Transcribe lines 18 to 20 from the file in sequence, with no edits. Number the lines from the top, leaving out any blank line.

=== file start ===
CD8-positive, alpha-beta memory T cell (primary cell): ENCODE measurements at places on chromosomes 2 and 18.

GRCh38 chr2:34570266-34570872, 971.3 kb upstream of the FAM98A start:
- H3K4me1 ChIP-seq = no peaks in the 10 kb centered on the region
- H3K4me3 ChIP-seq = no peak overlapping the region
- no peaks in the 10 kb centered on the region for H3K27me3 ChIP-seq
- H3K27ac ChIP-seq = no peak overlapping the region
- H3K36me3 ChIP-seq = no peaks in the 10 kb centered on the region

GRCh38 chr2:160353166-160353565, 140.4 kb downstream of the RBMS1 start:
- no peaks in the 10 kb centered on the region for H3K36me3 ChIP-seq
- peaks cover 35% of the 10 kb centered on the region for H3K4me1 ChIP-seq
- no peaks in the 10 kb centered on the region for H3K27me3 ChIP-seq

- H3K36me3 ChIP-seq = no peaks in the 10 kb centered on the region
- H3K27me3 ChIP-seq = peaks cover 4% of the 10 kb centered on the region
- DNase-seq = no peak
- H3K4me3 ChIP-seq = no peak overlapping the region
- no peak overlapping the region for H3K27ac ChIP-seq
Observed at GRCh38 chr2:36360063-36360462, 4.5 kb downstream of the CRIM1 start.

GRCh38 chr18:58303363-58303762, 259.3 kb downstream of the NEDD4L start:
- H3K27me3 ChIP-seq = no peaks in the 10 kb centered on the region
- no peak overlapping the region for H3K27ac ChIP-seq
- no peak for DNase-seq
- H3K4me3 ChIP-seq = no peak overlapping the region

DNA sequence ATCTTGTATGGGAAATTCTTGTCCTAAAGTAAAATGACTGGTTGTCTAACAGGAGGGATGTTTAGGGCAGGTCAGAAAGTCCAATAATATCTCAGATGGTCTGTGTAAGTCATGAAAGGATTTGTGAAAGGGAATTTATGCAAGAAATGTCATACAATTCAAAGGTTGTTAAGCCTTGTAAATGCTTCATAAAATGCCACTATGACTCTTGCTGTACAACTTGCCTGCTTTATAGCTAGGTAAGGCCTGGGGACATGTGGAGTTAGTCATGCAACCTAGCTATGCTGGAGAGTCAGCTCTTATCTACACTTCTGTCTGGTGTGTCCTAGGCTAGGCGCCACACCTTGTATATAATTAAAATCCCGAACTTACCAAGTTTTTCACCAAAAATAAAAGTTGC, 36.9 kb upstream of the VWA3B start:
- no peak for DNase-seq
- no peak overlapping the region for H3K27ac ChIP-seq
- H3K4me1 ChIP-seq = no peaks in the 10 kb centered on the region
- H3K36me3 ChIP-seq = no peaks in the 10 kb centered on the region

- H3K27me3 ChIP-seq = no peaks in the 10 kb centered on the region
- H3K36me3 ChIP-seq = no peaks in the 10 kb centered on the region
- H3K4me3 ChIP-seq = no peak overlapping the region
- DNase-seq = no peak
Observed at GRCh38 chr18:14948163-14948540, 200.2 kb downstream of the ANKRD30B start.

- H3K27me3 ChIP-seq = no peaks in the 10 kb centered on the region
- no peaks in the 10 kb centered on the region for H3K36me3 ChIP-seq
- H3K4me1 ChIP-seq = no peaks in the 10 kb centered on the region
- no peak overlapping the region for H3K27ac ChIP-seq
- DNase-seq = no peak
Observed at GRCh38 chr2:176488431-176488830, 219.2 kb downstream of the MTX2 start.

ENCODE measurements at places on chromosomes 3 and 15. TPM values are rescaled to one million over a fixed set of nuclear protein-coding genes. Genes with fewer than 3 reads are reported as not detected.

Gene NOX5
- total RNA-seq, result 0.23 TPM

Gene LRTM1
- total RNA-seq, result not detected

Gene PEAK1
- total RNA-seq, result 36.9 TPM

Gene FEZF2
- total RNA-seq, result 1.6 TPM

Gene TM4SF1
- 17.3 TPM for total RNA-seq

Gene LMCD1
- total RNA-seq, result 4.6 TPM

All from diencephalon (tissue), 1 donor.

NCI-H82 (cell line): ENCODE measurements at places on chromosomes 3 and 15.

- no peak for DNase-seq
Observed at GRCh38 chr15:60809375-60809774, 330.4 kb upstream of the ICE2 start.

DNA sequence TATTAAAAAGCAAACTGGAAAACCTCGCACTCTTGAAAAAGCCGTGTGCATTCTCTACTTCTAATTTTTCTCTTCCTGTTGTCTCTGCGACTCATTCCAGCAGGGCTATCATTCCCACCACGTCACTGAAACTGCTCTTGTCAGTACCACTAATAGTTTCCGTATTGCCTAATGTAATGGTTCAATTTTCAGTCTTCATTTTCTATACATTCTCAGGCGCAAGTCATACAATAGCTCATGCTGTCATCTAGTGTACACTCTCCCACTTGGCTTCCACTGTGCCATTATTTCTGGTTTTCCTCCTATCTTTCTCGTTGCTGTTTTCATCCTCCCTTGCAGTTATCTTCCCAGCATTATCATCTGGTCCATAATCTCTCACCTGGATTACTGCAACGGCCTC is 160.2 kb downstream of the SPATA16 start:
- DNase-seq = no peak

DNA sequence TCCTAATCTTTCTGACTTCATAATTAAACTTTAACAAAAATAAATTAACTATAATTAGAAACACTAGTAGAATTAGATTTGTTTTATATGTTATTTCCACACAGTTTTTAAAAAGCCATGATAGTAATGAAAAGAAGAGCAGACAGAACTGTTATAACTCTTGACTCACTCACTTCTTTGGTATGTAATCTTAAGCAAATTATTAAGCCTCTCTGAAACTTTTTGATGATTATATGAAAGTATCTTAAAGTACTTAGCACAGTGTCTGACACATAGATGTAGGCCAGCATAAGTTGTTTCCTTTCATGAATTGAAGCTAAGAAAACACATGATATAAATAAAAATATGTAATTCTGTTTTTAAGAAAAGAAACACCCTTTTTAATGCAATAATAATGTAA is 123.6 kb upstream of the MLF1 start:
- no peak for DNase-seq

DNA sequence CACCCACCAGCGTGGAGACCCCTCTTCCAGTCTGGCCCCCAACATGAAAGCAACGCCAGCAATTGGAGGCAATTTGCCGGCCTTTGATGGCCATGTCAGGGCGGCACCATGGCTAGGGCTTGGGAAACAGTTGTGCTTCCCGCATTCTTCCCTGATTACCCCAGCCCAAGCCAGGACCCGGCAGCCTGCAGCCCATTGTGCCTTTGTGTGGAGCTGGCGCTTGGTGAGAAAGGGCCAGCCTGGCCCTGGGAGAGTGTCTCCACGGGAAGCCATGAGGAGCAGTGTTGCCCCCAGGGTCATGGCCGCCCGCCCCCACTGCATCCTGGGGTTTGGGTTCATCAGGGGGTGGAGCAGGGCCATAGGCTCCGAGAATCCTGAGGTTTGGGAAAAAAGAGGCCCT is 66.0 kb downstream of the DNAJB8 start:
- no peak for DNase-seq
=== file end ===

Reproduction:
GRCh38 chr18:58303363-58303762, 259.3 kb downstream of the NEDD4L start:
- H3K27me3 ChIP-seq = no peaks in the 10 kb centered on the region
- no peak overlapping the region for H3K27ac ChIP-seq